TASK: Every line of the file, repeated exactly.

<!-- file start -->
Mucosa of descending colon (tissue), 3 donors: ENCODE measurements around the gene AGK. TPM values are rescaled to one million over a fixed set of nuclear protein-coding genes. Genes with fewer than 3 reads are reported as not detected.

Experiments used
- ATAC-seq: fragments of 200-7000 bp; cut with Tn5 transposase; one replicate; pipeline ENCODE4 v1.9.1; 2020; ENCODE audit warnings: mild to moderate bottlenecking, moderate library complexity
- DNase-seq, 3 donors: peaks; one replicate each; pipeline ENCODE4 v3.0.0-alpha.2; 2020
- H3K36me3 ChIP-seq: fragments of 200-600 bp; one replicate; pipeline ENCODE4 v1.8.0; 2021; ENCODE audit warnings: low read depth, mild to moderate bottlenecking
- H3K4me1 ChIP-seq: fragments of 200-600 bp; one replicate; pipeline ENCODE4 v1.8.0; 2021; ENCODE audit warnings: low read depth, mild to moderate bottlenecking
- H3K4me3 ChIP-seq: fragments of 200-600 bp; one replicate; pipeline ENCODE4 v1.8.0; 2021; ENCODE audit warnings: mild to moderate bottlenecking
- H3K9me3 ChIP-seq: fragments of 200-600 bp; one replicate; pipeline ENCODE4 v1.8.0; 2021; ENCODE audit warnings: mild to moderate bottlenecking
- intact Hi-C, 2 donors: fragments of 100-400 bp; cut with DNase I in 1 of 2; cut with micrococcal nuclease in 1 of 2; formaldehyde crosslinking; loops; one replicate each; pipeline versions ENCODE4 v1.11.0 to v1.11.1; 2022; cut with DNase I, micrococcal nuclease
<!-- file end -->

Mucosa of descending colon (tissue), 3 donors: ENCODE measurements around the gene AGK. TPM values are rescaled to one million over a fixed set of nuclear protein-coding genes. Genes with fewer than 3 reads are reported as not detected.

Experiments used
- ATAC-seq: fragments of 200-7000 bp; cut with Tn5 transposase; one replicate; pipeline ENCODE4 v1.9.1; 2020; ENCODE audit warnings: mild to moderate bottlenecking, moderate library complexity
- DNase-seq, 3 donors: peaks; one replicate each; pipeline ENCODE4 v3.0.0-alpha.2; 2020
- H3K36me3 ChIP-seq: fragments of 200-600 bp; one replicate; pipeline ENCODE4 v1.8.0; 2021; ENCODE audit warnings: low read depth, mild to moderate bottlenecking
- H3K4me1 ChIP-seq: fragments of 200-600 bp; one replicate; pipeline ENCODE4 v1.8.0; 2021; ENCODE audit warnings: low read depth, mild to moderate bottlenecking
- H3K4me3 ChIP-seq: fragments of 200-600 bp; one replicate; pipeline ENCODE4 v1.8.0; 2021; ENCODE audit warnings: mild to moderate bottlenecking
- H3K9me3 ChIP-seq: fragments of 200-600 bp; one replicate; pipeline ENCODE4 v1.8.0; 2021; ENCODE audit warnings: mild to moderate bottlenecking
- intact Hi-C, 2 donors: fragments of 100-400 bp; cut with DNase I in 1 of 2; cut with micrococcal nuclease in 1 of 2; formaldehyde crosslinking; loops; one replicate each; pipeline versions ENCODE4 v1.11.0 to v1.11.1; 2022; cut with DNase I, micrococcal nuclease